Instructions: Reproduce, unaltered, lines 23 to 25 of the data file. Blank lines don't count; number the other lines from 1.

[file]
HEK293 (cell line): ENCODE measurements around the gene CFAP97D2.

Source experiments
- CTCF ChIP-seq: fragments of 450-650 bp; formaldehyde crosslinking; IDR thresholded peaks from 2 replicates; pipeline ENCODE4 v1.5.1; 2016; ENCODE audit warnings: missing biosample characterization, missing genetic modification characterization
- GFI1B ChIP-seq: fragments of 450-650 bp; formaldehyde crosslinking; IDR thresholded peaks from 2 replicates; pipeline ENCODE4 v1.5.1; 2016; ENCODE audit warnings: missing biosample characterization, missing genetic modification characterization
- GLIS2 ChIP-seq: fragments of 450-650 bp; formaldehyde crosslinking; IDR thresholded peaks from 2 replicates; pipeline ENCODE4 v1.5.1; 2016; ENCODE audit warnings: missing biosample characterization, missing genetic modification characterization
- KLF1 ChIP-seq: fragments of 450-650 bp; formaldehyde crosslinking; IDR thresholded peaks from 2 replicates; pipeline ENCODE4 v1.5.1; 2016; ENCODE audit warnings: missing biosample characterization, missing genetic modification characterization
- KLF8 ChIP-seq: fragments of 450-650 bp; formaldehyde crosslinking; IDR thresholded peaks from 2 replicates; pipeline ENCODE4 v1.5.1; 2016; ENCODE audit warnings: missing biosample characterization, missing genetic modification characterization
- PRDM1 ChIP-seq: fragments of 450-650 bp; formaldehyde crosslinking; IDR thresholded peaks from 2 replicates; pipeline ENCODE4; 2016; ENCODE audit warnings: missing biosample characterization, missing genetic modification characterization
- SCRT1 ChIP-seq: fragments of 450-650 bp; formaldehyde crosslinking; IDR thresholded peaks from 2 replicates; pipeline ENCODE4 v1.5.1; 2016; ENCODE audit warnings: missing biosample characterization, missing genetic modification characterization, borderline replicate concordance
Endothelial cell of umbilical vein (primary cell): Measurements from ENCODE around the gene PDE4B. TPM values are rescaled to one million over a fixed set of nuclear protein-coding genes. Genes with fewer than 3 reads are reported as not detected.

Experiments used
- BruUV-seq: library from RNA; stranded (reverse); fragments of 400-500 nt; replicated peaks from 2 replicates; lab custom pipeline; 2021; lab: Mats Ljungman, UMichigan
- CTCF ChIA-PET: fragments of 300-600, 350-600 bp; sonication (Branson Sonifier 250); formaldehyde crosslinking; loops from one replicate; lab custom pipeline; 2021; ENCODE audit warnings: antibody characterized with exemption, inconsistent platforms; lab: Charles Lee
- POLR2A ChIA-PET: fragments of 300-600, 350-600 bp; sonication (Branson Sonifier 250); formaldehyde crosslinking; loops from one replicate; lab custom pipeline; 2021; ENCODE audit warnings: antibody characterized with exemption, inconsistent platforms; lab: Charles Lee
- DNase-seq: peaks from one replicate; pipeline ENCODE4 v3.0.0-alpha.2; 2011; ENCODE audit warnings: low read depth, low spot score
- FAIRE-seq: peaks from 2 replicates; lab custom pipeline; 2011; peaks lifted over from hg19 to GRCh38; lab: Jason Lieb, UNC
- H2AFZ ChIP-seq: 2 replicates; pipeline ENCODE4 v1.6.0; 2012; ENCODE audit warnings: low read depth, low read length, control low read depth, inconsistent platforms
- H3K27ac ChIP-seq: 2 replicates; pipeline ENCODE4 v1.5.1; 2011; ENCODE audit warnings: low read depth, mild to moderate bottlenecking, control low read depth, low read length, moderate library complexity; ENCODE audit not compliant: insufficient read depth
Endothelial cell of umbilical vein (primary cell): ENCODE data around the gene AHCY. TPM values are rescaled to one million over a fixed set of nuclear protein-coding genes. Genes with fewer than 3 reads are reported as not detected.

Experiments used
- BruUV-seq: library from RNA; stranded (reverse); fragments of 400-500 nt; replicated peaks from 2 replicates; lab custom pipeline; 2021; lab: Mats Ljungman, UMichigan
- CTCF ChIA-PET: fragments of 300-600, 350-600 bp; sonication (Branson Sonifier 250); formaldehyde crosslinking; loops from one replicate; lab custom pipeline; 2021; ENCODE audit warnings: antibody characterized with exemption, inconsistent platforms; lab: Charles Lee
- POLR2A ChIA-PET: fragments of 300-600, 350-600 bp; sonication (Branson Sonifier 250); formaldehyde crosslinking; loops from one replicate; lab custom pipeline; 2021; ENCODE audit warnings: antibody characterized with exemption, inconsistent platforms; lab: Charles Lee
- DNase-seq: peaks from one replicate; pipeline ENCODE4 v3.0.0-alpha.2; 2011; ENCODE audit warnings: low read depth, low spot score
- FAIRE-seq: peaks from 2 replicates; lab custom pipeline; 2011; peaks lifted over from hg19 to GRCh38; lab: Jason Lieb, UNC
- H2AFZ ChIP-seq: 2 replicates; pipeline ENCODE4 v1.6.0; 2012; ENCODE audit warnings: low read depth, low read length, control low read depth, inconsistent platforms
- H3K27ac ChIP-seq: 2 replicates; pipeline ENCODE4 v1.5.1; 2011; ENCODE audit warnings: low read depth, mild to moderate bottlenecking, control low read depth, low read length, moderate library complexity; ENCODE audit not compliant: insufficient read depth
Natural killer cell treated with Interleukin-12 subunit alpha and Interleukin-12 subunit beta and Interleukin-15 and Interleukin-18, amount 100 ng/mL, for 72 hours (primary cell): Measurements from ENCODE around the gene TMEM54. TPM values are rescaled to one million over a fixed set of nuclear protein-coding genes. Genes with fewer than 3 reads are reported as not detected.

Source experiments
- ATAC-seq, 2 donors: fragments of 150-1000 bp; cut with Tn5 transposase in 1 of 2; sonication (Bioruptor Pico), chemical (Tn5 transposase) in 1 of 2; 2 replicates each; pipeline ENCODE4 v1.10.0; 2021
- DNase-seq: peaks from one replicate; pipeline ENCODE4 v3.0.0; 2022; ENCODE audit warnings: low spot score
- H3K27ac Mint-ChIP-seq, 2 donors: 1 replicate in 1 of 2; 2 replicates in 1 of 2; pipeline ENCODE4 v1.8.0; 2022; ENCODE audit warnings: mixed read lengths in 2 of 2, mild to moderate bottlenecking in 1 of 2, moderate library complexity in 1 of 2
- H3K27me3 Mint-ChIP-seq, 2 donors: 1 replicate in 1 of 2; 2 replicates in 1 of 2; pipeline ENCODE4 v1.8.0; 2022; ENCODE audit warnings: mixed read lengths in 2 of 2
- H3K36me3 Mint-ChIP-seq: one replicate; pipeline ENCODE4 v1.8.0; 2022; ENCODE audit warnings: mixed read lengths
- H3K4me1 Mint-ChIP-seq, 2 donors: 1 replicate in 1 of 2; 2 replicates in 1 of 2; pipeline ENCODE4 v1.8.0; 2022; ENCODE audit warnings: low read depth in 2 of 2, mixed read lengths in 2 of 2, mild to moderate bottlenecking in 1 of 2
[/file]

- POLR2A ChIA-PET: fragments of 300-600, 350-600 bp; sonication (Branson Sonifier 250); formaldehyde crosslinking; loops from one replicate; lab custom pipeline; 2021; ENCODE audit warnings: antibody characterized with exemption, inconsistent platforms; lab: Charles Lee
- DNase-seq: peaks from one replicate; pipeline ENCODE4 v3.0.0-alpha.2; 2011; ENCODE audit warnings: low read depth, low spot score
- FAIRE-seq: peaks from 2 replicates; lab custom pipeline; 2011; peaks lifted over from hg19 to GRCh38; lab: Jason Lieb, UNC